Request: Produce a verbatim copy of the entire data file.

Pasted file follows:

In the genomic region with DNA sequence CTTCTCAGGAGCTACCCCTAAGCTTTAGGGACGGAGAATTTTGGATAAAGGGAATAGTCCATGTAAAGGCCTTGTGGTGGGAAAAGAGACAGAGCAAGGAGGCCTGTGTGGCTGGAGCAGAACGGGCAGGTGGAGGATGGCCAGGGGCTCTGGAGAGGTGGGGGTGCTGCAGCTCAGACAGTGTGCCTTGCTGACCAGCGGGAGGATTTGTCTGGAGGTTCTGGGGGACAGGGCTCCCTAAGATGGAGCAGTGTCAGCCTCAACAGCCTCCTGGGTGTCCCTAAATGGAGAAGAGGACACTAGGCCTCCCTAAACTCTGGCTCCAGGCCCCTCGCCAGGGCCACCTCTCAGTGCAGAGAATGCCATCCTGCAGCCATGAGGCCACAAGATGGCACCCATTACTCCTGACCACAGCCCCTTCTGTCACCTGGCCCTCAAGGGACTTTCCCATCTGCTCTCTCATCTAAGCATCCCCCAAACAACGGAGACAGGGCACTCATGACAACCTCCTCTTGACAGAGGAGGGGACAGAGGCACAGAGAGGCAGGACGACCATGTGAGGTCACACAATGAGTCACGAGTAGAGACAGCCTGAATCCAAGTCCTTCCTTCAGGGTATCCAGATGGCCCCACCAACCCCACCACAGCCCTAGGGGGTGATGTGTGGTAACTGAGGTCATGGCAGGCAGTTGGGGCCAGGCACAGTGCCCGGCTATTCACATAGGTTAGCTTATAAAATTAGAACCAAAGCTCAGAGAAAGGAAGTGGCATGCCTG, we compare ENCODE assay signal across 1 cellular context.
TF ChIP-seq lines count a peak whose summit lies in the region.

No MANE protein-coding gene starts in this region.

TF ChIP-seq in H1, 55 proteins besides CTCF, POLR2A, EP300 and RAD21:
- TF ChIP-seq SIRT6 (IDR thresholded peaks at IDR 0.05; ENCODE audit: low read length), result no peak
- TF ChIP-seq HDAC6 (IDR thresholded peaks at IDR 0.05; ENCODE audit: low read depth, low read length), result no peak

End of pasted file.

In the genomic region with DNA sequence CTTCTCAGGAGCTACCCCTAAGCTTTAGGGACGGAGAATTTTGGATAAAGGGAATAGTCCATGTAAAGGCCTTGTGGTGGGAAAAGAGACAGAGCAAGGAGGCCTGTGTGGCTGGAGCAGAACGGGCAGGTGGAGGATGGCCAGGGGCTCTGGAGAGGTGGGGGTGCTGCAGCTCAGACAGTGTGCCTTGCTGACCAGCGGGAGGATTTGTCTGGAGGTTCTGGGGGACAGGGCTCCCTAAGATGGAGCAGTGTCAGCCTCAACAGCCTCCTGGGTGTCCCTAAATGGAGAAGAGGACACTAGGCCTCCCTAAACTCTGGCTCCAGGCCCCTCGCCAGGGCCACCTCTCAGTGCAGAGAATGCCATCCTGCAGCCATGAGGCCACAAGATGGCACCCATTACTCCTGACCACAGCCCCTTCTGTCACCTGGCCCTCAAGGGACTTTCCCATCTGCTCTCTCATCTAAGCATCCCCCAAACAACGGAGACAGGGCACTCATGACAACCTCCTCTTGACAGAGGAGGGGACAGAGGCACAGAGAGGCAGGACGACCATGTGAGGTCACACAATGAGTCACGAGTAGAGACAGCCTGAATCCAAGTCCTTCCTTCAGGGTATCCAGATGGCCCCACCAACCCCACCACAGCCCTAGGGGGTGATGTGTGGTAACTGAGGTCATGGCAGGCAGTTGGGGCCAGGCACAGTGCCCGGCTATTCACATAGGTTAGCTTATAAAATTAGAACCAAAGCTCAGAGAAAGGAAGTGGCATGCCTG, we compare ENCODE assay signal across 1 cellular context.
TF ChIP-seq lines count a peak whose summit lies in the region.

No MANE protein-coding gene starts in this region.

TF ChIP-seq in H1, 55 proteins besides CTCF, POLR2A, EP300 and RAD21:
- TF ChIP-seq SIRT6 (IDR thresholded peaks at IDR 0.05; ENCODE audit: low read length), result no peak
- TF ChIP-seq HDAC6 (IDR thresholded peaks at IDR 0.05; ENCODE audit: low read depth, low read length), result no peak